Bob Hope hosted more than 270 television specials over a 47-year span, debuting in the first of them on this date in 1950.
That means the entertainment icon spent a significant amount of time in the living rooms of TV viewers all over the globe, but he also spent actual time in Oklahoma.
In memory of Hope, who died in 2003 at the age of 100, let’s dig into the Hope chest (and the Tulsa World’s archives) for Oklahoma connections:
Tulsa’s Roy Clark was selected to be a guest host during the Johnny Carson era of “The Tonight Show.” Clark’s first guest was Hope. Recalled Clark during a voicesofoklahoma.com interview: “What am I going to ask Bob Hope? ‘How long have you been in the business, Mr. Hope?’ He evidently saw that and really helped save me. He started taking the answer and stretching it out a little bit for me, just so I could sort of get my feet wet.”
It wasn’t the last time one would help out the other. Keep reading.
Hope visited Oklahoma for benefit events many times, beginning with a 1946 Tulsa Pilot Club luncheon to help with medical and dental costs for underprivileged children.
Though Hope’s first TV special was still four years away in ‘46, he was an established star because of his vaudeville, stage, radio and film work. His inaugural trip to Tulsa included playing golf at Oaks Country Club (“if there is any gallery, you’d better keep ‘em way back and wide”) and a performance at the Coliseum, which was struck by lightning and burned to the ground six years later.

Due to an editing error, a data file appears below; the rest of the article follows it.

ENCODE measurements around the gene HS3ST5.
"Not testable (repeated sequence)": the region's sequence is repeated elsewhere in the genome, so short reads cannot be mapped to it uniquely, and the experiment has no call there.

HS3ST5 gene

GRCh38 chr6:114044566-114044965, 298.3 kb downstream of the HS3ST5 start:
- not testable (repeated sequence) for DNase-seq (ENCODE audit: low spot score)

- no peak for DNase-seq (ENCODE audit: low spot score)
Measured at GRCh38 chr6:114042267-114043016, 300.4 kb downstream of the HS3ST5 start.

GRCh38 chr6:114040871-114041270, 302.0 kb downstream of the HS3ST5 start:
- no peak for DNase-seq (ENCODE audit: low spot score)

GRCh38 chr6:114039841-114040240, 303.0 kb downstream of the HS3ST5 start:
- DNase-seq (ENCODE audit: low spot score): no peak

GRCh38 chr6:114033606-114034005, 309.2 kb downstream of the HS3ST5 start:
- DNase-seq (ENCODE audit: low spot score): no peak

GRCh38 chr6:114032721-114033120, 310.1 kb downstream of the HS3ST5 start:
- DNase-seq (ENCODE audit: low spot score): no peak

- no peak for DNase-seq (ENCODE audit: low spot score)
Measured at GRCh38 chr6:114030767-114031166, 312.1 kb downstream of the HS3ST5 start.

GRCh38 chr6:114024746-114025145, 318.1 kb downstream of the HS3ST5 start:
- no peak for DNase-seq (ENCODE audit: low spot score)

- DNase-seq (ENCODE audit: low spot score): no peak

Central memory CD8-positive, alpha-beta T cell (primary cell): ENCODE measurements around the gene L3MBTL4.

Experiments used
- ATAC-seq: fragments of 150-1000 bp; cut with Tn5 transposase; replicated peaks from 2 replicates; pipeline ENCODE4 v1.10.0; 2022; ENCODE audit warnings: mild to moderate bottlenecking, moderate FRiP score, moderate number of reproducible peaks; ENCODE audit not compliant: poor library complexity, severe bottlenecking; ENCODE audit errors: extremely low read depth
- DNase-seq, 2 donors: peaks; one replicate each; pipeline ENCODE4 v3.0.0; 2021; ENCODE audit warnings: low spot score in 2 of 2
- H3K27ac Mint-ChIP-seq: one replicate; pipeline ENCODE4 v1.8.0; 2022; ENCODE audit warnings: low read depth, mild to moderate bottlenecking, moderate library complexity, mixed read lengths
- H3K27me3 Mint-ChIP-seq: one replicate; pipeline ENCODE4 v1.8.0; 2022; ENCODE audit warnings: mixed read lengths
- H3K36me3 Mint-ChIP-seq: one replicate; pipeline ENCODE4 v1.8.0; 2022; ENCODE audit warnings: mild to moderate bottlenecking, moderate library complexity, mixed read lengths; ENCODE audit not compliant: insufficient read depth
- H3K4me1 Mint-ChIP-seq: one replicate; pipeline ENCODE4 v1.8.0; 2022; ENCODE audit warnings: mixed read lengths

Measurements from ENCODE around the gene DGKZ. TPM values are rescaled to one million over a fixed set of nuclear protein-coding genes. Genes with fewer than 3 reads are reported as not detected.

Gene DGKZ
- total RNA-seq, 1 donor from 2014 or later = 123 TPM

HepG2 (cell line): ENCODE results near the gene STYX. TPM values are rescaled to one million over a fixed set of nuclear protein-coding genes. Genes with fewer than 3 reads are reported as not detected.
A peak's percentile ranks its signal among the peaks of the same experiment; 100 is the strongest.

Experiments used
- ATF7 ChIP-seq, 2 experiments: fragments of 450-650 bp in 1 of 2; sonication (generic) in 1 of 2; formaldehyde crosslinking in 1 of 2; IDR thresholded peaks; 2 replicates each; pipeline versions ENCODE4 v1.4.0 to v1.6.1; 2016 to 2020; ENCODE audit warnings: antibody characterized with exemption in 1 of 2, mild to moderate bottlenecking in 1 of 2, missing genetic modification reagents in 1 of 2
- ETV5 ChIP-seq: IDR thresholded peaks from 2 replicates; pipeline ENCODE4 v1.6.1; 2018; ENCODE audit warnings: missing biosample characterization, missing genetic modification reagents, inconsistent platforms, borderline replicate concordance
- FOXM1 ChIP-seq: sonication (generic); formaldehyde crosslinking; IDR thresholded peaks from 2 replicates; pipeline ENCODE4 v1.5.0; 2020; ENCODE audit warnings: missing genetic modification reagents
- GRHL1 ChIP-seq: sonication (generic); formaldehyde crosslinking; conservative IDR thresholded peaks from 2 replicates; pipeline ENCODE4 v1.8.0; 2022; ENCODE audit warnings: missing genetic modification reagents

Hope came back to Oklahoma in 1947 to attend a Variety Clubs of America-hosted national memorial ceremony in memory of Will Rogers. Hope performed and produced his weekly radio program from the Will Rogers Museum in Claremore.
In 1964, Hope was honored by the Will Rogers Memorial Commission as “the only man since the late Oklahoma humorist who can fill Will Rogers’ shoes.” During the same trip, Hope performed at the old Assembly Center (now the site of the Cox Business Convention Center) to boost the University of Tulsa’s scholarship fund.
Later in ‘64, 11 members of an Air National Guard squadron from Tulsa transported Hope and others to Asia to entertain troops. Hope’s first USO show occurred in 1941. He continued entertaining troops into the 1990s. Late singer and actress Frances Langford, who married Tulsa businessman Harold Stuart in 1994, performed for troops on at least four continents while making USO tours with Hope.
A pavilion at Oklahoma City’s Stars and Stripes Park was dedicated to Hope in 1971, when he visited the city for a Stars and Stripes event at State Fair Arena. In 1983, the eye center at Presbyterian Hospital in Oklahoma City was named after Hope, who attended the dedication.Hope was a frequent participant in charity golf events. How about this for a foursome? During a pro-am at Tulsa’s Southern Hills Country Club in 1974, golf pro Bud Allin (a decorated Vietnam War veteran) was joined in a foursome by Hope, Oral Roberts and University of Oklahoma football coach Barry Switzer, who, decades later, recalled that Hope “had a good-looking gal driving him around.”
Hope found humor in the windy conditions. “I told Oral to turn off that fan,” he said, referencing the evangelist. “But he said that was management’s decision and he is in sales.”
Hope said he had to be nice to Roberts: “I may need a lot of help later, like walking across water hazards.”